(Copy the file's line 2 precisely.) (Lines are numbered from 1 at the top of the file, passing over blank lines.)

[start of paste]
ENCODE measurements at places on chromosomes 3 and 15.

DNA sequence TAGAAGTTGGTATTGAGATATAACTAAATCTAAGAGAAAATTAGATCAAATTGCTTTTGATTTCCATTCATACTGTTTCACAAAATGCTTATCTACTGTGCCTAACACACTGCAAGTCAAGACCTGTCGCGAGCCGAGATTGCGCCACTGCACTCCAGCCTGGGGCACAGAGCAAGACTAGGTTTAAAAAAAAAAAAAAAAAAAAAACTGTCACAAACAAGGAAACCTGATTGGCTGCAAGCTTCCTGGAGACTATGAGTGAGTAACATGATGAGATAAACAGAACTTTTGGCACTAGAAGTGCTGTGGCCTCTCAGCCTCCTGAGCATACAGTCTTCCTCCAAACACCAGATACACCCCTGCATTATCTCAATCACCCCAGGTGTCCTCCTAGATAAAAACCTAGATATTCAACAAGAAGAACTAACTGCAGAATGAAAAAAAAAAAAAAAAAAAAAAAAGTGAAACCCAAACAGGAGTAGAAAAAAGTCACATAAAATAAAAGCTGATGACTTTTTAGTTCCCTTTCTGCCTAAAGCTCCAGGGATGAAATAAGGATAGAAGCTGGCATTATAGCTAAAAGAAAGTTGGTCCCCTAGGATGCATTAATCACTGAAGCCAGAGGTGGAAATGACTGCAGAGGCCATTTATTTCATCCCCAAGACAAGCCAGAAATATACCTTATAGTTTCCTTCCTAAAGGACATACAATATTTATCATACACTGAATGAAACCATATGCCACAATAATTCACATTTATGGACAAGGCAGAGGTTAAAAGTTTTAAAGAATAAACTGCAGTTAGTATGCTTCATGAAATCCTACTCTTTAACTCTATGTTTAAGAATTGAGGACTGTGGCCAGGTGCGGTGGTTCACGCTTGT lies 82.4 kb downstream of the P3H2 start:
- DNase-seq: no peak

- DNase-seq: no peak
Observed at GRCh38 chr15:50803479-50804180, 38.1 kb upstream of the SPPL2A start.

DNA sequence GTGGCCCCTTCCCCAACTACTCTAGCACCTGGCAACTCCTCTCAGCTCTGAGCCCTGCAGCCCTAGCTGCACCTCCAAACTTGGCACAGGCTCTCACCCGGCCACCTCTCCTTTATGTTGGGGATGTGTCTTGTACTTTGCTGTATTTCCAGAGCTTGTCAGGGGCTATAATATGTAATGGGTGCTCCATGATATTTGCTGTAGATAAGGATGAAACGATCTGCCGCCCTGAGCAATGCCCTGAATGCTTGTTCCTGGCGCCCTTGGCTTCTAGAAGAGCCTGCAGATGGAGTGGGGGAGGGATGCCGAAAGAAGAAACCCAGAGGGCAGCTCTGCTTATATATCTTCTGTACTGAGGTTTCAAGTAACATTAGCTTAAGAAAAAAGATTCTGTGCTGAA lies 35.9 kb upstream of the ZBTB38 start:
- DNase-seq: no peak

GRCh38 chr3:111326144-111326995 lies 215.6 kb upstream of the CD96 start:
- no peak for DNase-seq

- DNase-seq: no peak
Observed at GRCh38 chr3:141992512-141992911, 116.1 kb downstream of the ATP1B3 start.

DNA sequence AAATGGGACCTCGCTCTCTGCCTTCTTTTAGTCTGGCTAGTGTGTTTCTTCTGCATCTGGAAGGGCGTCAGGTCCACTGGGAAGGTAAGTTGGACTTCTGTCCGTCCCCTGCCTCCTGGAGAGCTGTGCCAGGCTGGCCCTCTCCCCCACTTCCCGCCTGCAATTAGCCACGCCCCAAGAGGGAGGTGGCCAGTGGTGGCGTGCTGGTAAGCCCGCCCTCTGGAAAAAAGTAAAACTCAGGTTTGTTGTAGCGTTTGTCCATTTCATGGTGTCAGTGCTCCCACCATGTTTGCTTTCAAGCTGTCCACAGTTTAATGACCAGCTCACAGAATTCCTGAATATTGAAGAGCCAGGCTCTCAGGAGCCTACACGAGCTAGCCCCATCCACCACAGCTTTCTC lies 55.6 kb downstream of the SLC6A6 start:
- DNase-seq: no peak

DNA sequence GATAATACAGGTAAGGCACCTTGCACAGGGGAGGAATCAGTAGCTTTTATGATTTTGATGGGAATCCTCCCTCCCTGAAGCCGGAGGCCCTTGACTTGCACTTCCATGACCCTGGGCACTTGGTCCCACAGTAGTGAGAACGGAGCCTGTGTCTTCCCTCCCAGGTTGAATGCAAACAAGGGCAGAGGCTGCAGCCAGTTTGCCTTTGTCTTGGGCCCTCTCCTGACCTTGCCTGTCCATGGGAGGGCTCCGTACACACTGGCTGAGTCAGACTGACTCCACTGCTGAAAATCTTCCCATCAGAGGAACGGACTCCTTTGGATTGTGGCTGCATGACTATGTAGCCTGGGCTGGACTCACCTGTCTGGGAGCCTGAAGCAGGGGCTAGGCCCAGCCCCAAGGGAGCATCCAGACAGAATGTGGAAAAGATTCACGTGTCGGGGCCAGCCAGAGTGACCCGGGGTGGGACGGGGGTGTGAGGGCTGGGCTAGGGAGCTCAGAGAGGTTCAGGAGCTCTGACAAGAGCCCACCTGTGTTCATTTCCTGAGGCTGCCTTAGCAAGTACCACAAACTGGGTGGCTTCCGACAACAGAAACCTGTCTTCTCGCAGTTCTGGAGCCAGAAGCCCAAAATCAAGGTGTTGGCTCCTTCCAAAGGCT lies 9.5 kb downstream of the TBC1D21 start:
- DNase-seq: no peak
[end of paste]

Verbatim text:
DNA sequence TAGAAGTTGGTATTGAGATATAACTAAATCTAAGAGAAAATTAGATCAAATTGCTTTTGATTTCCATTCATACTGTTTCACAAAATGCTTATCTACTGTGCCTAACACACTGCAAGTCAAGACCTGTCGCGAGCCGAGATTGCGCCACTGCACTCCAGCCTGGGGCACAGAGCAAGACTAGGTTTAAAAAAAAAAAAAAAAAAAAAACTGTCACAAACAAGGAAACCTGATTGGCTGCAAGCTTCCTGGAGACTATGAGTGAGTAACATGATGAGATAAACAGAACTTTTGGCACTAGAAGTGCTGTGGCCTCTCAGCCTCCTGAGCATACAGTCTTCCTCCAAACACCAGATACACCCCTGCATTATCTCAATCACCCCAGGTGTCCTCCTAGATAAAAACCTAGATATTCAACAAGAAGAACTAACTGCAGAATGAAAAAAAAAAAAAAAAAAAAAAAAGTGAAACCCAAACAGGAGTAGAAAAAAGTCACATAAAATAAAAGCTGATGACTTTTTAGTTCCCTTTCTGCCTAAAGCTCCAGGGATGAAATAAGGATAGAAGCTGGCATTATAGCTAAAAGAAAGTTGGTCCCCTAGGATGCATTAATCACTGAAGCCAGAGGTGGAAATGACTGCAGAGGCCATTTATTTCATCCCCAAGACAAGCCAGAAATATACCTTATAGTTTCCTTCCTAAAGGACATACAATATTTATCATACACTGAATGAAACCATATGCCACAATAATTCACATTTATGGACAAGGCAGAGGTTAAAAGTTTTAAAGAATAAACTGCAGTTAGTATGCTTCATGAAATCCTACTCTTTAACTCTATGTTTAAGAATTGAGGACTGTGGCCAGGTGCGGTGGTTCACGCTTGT lies 82.4 kb downstream of the P3H2 start: